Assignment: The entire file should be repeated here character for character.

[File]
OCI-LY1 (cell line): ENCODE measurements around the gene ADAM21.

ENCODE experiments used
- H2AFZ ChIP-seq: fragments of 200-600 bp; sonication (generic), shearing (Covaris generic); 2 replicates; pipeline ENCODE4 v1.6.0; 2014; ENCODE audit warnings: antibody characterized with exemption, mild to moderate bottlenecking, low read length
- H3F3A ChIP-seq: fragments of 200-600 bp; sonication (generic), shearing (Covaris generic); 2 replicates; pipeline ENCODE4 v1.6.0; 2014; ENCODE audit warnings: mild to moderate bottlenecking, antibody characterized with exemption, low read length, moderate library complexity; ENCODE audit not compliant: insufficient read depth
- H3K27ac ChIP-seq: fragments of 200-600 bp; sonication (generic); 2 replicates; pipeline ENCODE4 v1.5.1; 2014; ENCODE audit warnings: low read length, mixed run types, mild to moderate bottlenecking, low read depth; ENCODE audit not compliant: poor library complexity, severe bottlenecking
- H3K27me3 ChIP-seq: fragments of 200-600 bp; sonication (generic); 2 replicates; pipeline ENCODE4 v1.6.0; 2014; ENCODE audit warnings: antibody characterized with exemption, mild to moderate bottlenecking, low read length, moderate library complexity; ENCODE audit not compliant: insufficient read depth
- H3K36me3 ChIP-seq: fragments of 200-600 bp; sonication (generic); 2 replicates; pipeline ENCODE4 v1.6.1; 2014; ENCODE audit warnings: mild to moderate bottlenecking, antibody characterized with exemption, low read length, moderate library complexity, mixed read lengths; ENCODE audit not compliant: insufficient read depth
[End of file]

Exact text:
OCI-LY1 (cell line): ENCODE measurements around the gene ADAM21.

ENCODE experiments used
- H2AFZ ChIP-seq: fragments of 200-600 bp; sonication (generic), shearing (Covaris generic); 2 replicates; pipeline ENCODE4 v1.6.0; 2014; ENCODE audit warnings: antibody characterized with exemption, mild to moderate bottlenecking, low read length
- H3F3A ChIP-seq: fragments of 200-600 bp; sonication (generic), shearing (Covaris generic); 2 replicates; pipeline ENCODE4 v1.6.0; 2014; ENCODE audit warnings: mild to moderate bottlenecking, antibody characterized with exemption, low read length, moderate library complexity; ENCODE audit not compliant: insufficient read depth
- H3K27ac ChIP-seq: fragments of 200-600 bp; sonication (generic); 2 replicates; pipeline ENCODE4 v1.5.1; 2014; ENCODE audit warnings: low read length, mixed run types, mild to moderate bottlenecking, low read depth; ENCODE audit not compliant: poor library complexity, severe bottlenecking
- H3K27me3 ChIP-seq: fragments of 200-600 bp; sonication (generic); 2 replicates; pipeline ENCODE4 v1.6.0; 2014; ENCODE audit warnings: antibody characterized with exemption, mild to moderate bottlenecking, low read length, moderate library complexity; ENCODE audit not compliant: insufficient read depth
- H3K36me3 ChIP-seq: fragments of 200-600 bp; sonication (generic); 2 replicates; pipeline ENCODE4 v1.6.1; 2014; ENCODE audit warnings: mild to moderate bottlenecking, antibody characterized with exemption, low read length, moderate library complexity, mixed read lengths; ENCODE audit not compliant: insufficient read depth